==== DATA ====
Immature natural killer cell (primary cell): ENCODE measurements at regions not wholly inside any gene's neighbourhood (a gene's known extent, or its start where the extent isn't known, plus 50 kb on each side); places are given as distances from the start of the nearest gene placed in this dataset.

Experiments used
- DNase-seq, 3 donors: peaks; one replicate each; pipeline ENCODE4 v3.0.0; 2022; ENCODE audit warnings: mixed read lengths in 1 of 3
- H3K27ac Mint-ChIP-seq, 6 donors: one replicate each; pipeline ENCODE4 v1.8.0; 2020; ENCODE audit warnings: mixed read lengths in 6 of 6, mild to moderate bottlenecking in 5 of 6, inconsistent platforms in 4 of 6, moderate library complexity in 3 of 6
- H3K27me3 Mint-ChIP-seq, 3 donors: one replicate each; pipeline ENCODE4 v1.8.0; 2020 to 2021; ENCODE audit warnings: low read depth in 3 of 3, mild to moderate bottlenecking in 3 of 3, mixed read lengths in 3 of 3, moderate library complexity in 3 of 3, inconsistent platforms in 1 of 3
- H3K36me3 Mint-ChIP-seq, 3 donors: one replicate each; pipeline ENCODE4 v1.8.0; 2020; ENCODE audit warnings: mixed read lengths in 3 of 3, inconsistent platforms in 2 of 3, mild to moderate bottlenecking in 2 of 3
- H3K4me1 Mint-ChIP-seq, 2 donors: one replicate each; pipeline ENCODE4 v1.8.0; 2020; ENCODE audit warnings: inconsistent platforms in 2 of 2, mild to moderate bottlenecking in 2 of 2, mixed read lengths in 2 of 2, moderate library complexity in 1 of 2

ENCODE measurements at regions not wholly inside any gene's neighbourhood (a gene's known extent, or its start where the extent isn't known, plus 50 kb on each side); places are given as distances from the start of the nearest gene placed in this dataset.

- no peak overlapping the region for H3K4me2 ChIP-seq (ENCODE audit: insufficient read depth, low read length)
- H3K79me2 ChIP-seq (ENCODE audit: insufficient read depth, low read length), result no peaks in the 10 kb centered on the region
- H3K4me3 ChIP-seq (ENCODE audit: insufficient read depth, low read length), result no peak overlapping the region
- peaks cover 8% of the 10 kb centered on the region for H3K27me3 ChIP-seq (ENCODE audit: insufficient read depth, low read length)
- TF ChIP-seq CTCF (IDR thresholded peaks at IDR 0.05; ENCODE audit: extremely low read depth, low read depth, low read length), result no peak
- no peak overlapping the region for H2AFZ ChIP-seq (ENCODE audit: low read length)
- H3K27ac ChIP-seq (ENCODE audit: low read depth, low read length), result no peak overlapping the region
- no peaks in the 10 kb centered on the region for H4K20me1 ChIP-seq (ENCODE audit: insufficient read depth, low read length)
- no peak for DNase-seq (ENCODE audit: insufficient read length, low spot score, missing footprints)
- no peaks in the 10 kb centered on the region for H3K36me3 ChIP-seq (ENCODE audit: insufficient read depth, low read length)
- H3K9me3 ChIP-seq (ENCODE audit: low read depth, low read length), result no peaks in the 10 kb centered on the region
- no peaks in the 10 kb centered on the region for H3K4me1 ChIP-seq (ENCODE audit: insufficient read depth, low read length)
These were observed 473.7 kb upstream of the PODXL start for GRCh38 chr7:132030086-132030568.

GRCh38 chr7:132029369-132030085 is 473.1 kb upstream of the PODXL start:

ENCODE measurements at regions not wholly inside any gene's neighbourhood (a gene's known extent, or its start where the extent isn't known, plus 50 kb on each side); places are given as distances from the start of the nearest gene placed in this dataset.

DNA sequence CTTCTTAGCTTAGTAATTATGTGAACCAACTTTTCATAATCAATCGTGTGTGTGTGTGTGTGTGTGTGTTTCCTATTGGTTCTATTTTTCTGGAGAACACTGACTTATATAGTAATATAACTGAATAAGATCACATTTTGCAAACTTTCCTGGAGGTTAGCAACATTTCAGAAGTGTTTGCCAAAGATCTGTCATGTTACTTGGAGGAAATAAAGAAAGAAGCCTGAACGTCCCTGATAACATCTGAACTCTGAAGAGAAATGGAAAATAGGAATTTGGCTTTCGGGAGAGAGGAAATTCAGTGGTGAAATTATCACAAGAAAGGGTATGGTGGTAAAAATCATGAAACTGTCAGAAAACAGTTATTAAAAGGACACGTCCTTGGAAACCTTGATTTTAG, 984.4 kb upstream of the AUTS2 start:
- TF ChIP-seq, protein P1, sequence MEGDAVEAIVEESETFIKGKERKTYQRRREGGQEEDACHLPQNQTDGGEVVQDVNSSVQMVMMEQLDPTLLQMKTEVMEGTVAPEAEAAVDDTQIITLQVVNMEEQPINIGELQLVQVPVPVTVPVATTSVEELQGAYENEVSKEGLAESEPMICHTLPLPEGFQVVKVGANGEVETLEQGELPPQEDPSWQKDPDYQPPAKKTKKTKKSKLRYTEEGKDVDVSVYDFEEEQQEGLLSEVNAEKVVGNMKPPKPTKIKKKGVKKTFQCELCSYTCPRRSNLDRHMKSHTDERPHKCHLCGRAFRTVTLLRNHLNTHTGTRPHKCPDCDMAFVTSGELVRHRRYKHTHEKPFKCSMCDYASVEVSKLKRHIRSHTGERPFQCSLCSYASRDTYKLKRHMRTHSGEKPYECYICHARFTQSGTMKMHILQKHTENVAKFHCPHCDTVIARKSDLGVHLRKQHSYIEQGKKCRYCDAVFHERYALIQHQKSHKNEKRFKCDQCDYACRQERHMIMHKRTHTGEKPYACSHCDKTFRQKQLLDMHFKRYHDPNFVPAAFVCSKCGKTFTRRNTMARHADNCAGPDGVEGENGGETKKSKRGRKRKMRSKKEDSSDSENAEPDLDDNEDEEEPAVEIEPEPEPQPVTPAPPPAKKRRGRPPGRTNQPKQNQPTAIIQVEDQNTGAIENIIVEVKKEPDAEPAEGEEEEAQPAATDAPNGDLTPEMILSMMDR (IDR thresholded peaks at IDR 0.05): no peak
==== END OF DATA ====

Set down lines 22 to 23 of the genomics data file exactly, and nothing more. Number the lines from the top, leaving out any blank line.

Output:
GRCh38 chr7:132029369-132030085 is 473.1 kb upstream of the PODXL start:

ENCODE measurements at regions not wholly inside any gene's neighbourhood (a gene's known extent, or its start where the extent isn't known, plus 50 kb on each side); places are given as distances from the start of the nearest gene placed in this dataset.